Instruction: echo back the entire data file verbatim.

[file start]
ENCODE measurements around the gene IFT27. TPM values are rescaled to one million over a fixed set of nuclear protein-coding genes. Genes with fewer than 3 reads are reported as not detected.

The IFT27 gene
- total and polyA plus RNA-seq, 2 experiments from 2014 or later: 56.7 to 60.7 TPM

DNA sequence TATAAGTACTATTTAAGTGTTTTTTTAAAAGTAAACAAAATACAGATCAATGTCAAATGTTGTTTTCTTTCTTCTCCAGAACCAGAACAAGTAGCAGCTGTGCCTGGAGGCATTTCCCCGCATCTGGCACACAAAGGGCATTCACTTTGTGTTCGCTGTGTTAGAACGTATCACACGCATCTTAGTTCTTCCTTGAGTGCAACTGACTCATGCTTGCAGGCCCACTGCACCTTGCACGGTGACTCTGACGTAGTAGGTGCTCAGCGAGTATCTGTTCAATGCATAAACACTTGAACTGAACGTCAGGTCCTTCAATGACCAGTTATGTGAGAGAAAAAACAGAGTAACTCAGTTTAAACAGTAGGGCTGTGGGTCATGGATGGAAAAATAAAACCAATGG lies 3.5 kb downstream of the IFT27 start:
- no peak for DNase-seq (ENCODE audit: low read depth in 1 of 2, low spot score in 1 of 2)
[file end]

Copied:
ENCODE measurements around the gene IFT27. TPM values are rescaled to one million over a fixed set of nuclear protein-coding genes. Genes with fewer than 3 reads are reported as not detected.

The IFT27 gene
- total and polyA plus RNA-seq, 2 experiments from 2014 or later: 56.7 to 60.7 TPM

DNA sequence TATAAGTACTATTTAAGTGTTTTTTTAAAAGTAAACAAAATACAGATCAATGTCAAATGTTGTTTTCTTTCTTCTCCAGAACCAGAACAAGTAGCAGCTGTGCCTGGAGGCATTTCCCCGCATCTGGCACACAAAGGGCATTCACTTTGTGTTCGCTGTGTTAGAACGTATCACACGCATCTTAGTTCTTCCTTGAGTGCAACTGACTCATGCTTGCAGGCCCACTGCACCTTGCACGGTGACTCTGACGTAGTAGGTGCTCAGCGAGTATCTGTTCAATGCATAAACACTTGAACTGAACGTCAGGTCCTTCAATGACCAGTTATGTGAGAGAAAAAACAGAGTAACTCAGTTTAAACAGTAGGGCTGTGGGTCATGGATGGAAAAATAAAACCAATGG lies 3.5 kb downstream of the IFT27 start:
- no peak for DNase-seq (ENCODE audit: low read depth in 1 of 2, low spot score in 1 of 2)